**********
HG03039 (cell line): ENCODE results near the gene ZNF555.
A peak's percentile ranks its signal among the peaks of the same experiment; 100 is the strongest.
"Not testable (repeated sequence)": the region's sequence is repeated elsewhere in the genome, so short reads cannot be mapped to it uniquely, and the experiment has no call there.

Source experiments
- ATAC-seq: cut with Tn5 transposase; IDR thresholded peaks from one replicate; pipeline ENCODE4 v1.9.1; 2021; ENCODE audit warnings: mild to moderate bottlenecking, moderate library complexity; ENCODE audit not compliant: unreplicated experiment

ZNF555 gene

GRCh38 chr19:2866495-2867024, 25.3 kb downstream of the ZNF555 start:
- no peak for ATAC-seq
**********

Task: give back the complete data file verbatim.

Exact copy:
HG03039 (cell line): ENCODE results near the gene ZNF555.
A peak's percentile ranks its signal among the peaks of the same experiment; 100 is the strongest.
"Not testable (repeated sequence)": the region's sequence is repeated elsewhere in the genome, so short reads cannot be mapped to it uniquely, and the experiment has no call there.

Source experiments
- ATAC-seq: cut with Tn5 transposase; IDR thresholded peaks from one replicate; pipeline ENCODE4 v1.9.1; 2021; ENCODE audit warnings: mild to moderate bottlenecking, moderate library complexity; ENCODE audit not compliant: unreplicated experiment

ZNF555 gene

GRCh38 chr19:2866495-2867024, 25.3 kb downstream of the ZNF555 start:
- no peak for ATAC-seq